Landlord Couldn't Prove Undated Lease Had Expired
LVT Number: #32925
Landlord sued to evict an unregulated tenant in 2019, claiming that tenant's lease had expired. In response, tenant claimed waiver and that her lease was still in effect. After holding a trial, the court ruled against landlord and dismissed the case. To win at trial, landlord needed to prove that tenant's lease expired before January 2019, when landlord started the case. The lease stated that it would expire on Dec. 31, 2018, and that it was for a one-year term. However, the lease was undated and didn't contain a commencement date. Tenant signed the lease on May 31, 2018, and landlord signed it on June 6, 2018. Landlord's omission of a lease commencement date not only put in question the enforceability of the lease but also raised uncertainty about when the lease really commenced. The lease contract, drafted by the landlord, therefore was ambiguous. Since the lease didn't actually start on Jan. 1, 2018, other interpretations come into play. And a lease with as many internal contradictions and omissions as the tenant's lease wasn't an enforceable agreement. In the absence of an enforceable lease agreement, tenant was in fact a month-to-month tenant and termination of her tenancy required service of a 30-day notice of termination. Landlord's petition therefore was defective and the case must be dismissed.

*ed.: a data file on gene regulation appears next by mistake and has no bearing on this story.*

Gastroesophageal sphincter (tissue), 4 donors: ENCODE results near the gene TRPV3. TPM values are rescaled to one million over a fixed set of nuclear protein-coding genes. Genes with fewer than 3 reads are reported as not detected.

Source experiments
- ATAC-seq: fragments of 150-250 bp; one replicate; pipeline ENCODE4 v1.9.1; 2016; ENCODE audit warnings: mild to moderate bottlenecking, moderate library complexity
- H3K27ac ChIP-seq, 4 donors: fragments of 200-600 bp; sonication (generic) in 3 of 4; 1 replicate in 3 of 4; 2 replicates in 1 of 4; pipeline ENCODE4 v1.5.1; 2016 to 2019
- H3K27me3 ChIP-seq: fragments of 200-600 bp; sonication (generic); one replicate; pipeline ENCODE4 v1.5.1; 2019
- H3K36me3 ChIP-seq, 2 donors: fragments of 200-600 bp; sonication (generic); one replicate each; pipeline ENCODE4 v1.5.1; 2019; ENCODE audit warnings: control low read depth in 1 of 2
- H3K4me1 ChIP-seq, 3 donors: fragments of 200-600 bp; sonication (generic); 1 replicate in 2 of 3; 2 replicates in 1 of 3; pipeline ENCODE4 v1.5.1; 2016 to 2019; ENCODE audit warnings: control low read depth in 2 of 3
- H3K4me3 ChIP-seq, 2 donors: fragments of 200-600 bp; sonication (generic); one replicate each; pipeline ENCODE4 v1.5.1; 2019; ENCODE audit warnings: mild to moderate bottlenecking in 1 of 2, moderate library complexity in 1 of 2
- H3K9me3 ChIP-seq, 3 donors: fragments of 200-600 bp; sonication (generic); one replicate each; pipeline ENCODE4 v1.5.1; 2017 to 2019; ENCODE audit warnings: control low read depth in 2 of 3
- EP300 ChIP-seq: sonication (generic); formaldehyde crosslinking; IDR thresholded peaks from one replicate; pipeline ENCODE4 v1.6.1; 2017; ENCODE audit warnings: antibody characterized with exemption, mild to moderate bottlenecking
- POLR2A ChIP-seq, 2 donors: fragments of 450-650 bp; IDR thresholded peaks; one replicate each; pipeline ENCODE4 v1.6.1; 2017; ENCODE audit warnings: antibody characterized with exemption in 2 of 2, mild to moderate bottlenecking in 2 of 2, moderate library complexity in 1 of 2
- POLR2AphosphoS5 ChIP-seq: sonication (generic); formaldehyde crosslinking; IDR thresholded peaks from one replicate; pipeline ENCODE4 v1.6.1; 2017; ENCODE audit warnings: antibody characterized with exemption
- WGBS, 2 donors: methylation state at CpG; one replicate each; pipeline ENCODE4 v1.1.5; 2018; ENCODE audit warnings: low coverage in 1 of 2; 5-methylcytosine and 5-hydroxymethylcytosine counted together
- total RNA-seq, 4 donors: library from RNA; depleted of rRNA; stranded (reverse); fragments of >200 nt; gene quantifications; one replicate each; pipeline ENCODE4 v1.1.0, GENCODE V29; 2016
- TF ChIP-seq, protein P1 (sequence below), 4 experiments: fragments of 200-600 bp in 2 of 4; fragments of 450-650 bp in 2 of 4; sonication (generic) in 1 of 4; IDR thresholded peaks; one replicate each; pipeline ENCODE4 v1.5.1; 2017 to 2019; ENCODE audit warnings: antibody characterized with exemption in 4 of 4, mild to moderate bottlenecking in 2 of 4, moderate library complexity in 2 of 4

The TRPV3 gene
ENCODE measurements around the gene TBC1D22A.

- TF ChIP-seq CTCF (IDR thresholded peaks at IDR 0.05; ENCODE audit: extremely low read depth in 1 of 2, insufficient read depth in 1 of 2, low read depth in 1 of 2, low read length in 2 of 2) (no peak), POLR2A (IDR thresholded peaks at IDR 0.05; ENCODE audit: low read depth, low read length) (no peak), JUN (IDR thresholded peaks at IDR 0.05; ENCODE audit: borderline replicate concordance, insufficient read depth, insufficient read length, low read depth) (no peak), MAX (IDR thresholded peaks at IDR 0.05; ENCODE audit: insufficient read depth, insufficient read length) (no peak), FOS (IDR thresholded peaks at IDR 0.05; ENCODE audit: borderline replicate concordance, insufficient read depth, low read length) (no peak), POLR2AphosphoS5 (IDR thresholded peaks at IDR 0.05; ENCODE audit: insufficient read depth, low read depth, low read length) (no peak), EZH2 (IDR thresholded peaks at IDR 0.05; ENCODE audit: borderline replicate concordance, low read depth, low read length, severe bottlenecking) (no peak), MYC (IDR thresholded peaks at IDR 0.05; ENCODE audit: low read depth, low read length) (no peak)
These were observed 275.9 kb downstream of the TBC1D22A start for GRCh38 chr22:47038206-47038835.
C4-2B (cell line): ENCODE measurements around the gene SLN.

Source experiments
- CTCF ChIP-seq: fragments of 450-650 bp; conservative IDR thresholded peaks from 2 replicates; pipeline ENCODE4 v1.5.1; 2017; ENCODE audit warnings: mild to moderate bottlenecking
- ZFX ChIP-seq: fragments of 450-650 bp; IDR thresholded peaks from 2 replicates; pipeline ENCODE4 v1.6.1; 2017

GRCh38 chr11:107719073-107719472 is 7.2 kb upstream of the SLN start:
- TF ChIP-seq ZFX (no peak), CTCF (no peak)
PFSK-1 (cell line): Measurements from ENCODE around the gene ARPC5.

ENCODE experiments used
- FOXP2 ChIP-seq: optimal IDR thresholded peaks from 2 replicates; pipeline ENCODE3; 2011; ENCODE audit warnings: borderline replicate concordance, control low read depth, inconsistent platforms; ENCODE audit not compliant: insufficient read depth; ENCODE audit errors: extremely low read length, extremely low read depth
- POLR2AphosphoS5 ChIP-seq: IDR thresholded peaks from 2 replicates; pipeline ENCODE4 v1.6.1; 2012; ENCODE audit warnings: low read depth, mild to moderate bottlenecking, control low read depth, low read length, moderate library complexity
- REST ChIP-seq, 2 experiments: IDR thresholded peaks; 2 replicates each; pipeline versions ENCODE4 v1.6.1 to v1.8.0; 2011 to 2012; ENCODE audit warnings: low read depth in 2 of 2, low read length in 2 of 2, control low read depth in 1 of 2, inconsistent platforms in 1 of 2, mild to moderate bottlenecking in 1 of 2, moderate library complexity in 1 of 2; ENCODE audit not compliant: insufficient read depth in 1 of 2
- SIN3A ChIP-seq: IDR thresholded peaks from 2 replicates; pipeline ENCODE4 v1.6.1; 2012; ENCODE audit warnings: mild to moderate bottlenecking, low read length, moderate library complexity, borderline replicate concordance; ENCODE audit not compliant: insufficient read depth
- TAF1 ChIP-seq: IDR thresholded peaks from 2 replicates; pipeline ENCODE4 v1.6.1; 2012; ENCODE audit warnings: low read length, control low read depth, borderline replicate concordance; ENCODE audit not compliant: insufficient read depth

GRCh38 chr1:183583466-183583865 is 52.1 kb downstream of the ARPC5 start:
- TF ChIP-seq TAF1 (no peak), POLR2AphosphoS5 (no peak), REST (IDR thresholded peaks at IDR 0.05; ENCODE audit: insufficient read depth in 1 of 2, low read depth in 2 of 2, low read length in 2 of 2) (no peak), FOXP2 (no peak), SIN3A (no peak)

3505 BWAY Owners LLC v. McNeely: Index No. 51387/2019, 2023 NY Slip Op 50955(U)(Civ. Ct. NY; 9/8/23; Stoller, J)